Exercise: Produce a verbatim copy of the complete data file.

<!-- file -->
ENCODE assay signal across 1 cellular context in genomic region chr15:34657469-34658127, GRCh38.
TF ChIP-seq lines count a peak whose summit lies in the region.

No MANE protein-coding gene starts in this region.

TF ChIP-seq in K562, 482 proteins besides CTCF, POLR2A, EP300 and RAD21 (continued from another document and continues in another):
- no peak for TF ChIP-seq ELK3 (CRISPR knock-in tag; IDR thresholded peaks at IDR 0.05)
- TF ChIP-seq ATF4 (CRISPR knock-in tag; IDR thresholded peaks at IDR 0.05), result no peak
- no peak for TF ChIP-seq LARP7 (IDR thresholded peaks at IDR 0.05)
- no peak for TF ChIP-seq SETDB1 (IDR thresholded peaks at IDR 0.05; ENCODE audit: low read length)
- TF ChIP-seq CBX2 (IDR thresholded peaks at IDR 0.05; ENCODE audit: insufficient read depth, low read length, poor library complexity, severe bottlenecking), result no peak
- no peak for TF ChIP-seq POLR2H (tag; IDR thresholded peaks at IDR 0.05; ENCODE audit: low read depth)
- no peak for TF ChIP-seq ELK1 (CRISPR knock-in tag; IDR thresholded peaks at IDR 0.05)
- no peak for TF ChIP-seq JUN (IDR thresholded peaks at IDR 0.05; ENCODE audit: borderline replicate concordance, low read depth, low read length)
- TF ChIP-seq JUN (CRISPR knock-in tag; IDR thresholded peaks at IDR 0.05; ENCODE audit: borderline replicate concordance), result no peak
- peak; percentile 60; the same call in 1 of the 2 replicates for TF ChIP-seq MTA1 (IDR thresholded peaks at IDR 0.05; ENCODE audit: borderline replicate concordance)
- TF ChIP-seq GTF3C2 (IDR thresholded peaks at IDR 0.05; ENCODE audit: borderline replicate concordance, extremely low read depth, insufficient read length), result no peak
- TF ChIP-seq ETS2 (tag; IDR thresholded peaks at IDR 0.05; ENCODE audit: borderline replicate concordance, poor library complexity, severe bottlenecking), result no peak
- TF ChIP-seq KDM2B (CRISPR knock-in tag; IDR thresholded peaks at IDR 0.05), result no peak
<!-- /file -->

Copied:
ENCODE assay signal across 1 cellular context in genomic region chr15:34657469-34658127, GRCh38.
TF ChIP-seq lines count a peak whose summit lies in the region.

No MANE protein-coding gene starts in this region.

TF ChIP-seq in K562, 482 proteins besides CTCF, POLR2A, EP300 and RAD21 (continued from another document and continues in another):
- no peak for TF ChIP-seq ELK3 (CRISPR knock-in tag; IDR thresholded peaks at IDR 0.05)
- TF ChIP-seq ATF4 (CRISPR knock-in tag; IDR thresholded peaks at IDR 0.05), result no peak
- no peak for TF ChIP-seq LARP7 (IDR thresholded peaks at IDR 0.05)
- no peak for TF ChIP-seq SETDB1 (IDR thresholded peaks at IDR 0.05; ENCODE audit: low read length)
- TF ChIP-seq CBX2 (IDR thresholded peaks at IDR 0.05; ENCODE audit: insufficient read depth, low read length, poor library complexity, severe bottlenecking), result no peak
- no peak for TF ChIP-seq POLR2H (tag; IDR thresholded peaks at IDR 0.05; ENCODE audit: low read depth)
- no peak for TF ChIP-seq ELK1 (CRISPR knock-in tag; IDR thresholded peaks at IDR 0.05)
- no peak for TF ChIP-seq JUN (IDR thresholded peaks at IDR 0.05; ENCODE audit: borderline replicate concordance, low read depth, low read length)
- TF ChIP-seq JUN (CRISPR knock-in tag; IDR thresholded peaks at IDR 0.05; ENCODE audit: borderline replicate concordance), result no peak
- peak; percentile 60; the same call in 1 of the 2 replicates for TF ChIP-seq MTA1 (IDR thresholded peaks at IDR 0.05; ENCODE audit: borderline replicate concordance)
- TF ChIP-seq GTF3C2 (IDR thresholded peaks at IDR 0.05; ENCODE audit: borderline replicate concordance, extremely low read depth, insufficient read length), result no peak
- TF ChIP-seq ETS2 (tag; IDR thresholded peaks at IDR 0.05; ENCODE audit: borderline replicate concordance, poor library complexity, severe bottlenecking), result no peak
- TF ChIP-seq KDM2B (CRISPR knock-in tag; IDR thresholded peaks at IDR 0.05), result no peak